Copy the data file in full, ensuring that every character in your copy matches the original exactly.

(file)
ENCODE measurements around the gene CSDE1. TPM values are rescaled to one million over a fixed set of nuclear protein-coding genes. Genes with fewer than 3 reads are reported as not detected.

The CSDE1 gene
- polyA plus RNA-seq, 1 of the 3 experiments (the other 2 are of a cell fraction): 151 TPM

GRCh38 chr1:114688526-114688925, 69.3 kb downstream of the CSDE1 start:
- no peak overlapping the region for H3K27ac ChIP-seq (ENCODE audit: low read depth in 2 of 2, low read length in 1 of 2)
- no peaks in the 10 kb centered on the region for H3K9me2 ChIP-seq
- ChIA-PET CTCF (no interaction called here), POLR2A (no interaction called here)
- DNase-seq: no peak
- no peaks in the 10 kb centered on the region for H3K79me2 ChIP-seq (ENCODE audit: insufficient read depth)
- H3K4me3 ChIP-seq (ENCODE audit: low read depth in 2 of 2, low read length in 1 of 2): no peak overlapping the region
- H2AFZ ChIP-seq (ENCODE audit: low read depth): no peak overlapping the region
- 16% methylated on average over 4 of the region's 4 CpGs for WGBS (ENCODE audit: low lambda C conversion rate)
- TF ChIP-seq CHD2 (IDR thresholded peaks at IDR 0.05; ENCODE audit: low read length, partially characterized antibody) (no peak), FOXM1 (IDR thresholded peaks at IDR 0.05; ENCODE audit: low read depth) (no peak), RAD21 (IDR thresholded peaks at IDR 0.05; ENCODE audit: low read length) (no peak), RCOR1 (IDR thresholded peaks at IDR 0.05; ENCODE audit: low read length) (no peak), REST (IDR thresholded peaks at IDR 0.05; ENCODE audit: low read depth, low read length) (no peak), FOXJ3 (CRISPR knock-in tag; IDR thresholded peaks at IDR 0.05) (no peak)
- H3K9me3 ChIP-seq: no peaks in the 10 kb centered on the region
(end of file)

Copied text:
ENCODE measurements around the gene CSDE1. TPM values are rescaled to one million over a fixed set of nuclear protein-coding genes. Genes with fewer than 3 reads are reported as not detected.

The CSDE1 gene
- polyA plus RNA-seq, 1 of the 3 experiments (the other 2 are of a cell fraction): 151 TPM

GRCh38 chr1:114688526-114688925, 69.3 kb downstream of the CSDE1 start:
- no peak overlapping the region for H3K27ac ChIP-seq (ENCODE audit: low read depth in 2 of 2, low read length in 1 of 2)
- no peaks in the 10 kb centered on the region for H3K9me2 ChIP-seq
- ChIA-PET CTCF (no interaction called here), POLR2A (no interaction called here)
- DNase-seq: no peak
- no peaks in the 10 kb centered on the region for H3K79me2 ChIP-seq (ENCODE audit: insufficient read depth)
- H3K4me3 ChIP-seq (ENCODE audit: low read depth in 2 of 2, low read length in 1 of 2): no peak overlapping the region
- H2AFZ ChIP-seq (ENCODE audit: low read depth): no peak overlapping the region
- 16% methylated on average over 4 of the region's 4 CpGs for WGBS (ENCODE audit: low lambda C conversion rate)
- TF ChIP-seq CHD2 (IDR thresholded peaks at IDR 0.05; ENCODE audit: low read length, partially characterized antibody) (no peak), FOXM1 (IDR thresholded peaks at IDR 0.05; ENCODE audit: low read depth) (no peak), RAD21 (IDR thresholded peaks at IDR 0.05; ENCODE audit: low read length) (no peak), RCOR1 (IDR thresholded peaks at IDR 0.05; ENCODE audit: low read length) (no peak), REST (IDR thresholded peaks at IDR 0.05; ENCODE audit: low read depth, low read length) (no peak), FOXJ3 (CRISPR knock-in tag; IDR thresholded peaks at IDR 0.05) (no peak)
- H3K9me3 ChIP-seq: no peaks in the 10 kb centered on the region